Alicia Smith wanted to help her biracial children connect with their cultural heritage.
Smith, of Aurora, is Black. The father of her two sons is Mexican.
It’s why Smith enrolled the boys in a bilingual program at Johnson Elementary School in Aurora. Her 7-year-old, Alphonse Mendoza, started in the dual-language program in kindergarten and now is excelling academically in second grade, while her 6-year-old, Alano Mendoza, is doing well in first grade.
“I love the program. It is amazing,” Smith said. “It gives kids, like, a hunger to want to come to school and know something different. They love their teachers.”
This year, East Aurora District 131 launched a districtwide dual-language program that is unique statewide. It aims eventually to make all students in kindergarten through 12th grade bilingual and biliterate by the time they graduate.
This fall, 835 kindergartners across 12 school sites are receiving daily bilingual instruction. The goal is to roll up the program by one grade level each year until all students earn dual-language certification.
Only one kindergarten class out of 13 elementary schools opted out of the dual-language program. By next year, officials hope to have all kindergartners and first-graders enrolled in the program.
English and Spanish will serve as the foundational languages for all students to build upon in later grades, said Lisa Dallacqua, senior executive director of teaching and learning.
“When you talk about a multilingual ecology within a school district, it’s always a good idea to start by building the base,” Dallacqua said. “We also have students that come in with other languages from World Relief (a refugee resettlement group based in DuPage/Aurora). It’s really interesting to watch those students because the interplay of three languages when they’re so young … the kids’ minds are like little sponges.”
Many suburban districts offer opt-in dual-language programs for students who aren’t English language learners. Among them are Elgin Area School District U-46, Barrington Unit District 220, Cary District 26, Community Unit District 300, Crystal Lake District 47, Diamond Lake District 76, Elmhurst District 205, Glen Ellyn District 41, Hawthorn District 73, Huntley Community School District 158, Naperville Unit District 203, Schaumburg District 54, West Chicago District 33, Wheeling District 21, and Woodland Unit District 200.
At District 131, 44% of its 13,561 students are native Spanish speakers compared to the state’s average of 13%. Nearly 70% of District 131 students in kindergarten through second grade are English language learners, officials said.
Its population is nearly 88% Hispanic, 7% Black, about 3% white, and 1% of two or more races, with 37 languages represented districtwide.
Ramping up bilingual education was a key pillar of the district’s strategic plan. It was something the school board committed to after conducting a districtwide needs assessment because an earlier bilingual program for Spanish speakers and all students was found to be “subpar at best,” Superintendent Jennifer Norrell said.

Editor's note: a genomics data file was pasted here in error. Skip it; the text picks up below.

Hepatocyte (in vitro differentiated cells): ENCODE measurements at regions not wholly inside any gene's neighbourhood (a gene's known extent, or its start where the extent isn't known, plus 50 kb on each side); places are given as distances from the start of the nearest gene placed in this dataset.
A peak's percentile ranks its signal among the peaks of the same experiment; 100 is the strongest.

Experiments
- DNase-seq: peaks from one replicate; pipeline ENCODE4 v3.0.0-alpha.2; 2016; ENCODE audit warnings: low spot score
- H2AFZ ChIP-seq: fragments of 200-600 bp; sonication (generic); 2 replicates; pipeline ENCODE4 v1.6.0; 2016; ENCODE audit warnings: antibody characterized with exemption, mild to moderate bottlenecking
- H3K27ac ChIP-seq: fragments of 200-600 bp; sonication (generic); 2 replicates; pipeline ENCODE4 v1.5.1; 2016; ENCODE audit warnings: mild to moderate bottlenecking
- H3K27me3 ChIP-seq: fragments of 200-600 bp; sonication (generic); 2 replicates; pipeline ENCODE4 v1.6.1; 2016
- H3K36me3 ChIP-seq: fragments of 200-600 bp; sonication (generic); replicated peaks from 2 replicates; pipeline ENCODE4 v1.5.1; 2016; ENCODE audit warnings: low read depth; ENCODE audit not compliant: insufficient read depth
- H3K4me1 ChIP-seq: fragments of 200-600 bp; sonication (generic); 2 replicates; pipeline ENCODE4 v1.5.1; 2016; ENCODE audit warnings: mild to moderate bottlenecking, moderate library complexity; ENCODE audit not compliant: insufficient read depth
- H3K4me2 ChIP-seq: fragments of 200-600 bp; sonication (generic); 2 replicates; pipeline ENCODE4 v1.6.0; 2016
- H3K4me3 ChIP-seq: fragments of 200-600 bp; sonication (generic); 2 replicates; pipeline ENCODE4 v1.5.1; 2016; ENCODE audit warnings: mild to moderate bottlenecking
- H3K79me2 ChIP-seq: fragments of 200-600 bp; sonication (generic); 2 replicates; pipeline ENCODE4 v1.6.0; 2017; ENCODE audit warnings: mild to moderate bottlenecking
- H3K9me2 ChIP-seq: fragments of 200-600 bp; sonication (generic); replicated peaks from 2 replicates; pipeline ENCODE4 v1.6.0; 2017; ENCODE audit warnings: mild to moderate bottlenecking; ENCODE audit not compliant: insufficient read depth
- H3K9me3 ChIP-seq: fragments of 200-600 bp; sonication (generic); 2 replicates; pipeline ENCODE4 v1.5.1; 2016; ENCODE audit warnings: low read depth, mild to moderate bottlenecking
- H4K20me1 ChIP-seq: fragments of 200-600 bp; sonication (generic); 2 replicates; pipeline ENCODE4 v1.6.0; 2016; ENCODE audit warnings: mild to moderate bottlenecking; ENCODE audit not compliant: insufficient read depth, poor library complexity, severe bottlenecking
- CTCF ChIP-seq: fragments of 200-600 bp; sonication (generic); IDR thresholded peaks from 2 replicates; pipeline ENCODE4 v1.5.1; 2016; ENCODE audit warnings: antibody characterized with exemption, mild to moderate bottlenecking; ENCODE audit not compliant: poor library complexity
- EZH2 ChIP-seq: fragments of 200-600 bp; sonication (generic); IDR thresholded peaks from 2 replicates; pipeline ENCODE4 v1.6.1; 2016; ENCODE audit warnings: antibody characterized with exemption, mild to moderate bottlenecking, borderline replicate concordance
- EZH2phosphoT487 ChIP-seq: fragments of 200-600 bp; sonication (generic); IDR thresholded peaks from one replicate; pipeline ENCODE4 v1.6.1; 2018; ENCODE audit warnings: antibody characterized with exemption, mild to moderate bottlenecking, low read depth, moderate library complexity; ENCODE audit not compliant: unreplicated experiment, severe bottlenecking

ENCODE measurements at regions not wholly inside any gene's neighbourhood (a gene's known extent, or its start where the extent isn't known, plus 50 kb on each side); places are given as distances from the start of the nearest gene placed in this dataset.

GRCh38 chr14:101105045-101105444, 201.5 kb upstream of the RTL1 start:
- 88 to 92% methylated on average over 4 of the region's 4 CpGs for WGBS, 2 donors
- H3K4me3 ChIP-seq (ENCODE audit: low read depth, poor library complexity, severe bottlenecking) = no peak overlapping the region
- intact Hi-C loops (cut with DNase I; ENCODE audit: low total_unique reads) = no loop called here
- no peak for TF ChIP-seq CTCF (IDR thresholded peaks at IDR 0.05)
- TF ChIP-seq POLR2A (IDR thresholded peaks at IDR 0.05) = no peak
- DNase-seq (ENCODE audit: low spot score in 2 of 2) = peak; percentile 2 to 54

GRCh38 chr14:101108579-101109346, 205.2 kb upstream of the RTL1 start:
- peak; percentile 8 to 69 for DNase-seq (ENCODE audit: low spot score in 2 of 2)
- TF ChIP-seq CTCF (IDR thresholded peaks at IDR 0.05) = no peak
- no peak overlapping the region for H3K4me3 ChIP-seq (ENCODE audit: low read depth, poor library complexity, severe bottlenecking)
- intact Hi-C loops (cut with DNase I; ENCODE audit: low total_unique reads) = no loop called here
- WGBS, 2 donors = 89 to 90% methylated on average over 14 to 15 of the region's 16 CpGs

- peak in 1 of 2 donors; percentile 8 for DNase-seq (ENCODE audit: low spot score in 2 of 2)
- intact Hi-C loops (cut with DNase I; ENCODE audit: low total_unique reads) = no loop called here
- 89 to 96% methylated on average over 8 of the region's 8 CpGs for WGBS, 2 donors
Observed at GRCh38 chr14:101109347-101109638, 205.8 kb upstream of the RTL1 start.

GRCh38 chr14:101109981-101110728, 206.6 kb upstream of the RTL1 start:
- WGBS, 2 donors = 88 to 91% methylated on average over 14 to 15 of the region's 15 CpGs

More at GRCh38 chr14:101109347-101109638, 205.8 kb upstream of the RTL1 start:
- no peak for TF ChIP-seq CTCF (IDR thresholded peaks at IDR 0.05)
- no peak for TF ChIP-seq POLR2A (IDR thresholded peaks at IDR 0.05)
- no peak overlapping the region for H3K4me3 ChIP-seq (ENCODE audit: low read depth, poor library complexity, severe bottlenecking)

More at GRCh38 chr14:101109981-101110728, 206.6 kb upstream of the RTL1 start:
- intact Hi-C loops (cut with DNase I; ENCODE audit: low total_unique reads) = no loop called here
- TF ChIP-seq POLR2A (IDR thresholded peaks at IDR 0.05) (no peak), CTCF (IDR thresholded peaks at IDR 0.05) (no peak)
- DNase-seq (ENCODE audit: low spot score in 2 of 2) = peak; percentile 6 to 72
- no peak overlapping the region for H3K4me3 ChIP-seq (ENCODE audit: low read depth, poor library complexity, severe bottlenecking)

“Our model was straight out of the ’70s or ’80s, where you would have children go into bilingual education to try to become more English proficient by second grade, and if they weren’t, they simply got put out, whether you were proficient or not,” Norrell said, “and then had very limited, if any, services (in) third grade through high school. For many children, that wasn’t enough.”
Children from families with high mobility rates that joined the district in third grade or later often fell through the cracks.
District 131 tested a pilot dual-language program at one school three years ago with students in kindergarten, first and second grades. There was a waiting list with a lottery deciding who could get in.
“We knew that we wanted to have some equity in the language development and have ample opportunities for all of our students, not just for our English learners,” said Rita Guzman, executive director of language acquisition and early learning.
Officials had to quell some early opposition, then began educating all teachers, administrators and parents before the program could be rolled out districtwide.
Norrell said it required a paradigm shift to start viewing multilingualism as an added value and recognizing that earning a state Seal of Biliteracy upon graduating high school can be an asset for students no matter what career they pursue.
It’s why district officials added Mandarin Chinese education starting in middle school and biliteracy pathways in French and German for high schoolers.
“We’re having a cultural shift,” Norrell said. “We struggled some brutal battles to adopt dual (language) for all. We’re like the only district out of 852 probably that have sought out and won to be able to do this districtwide.”
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December 10, 2020 at 05:56AM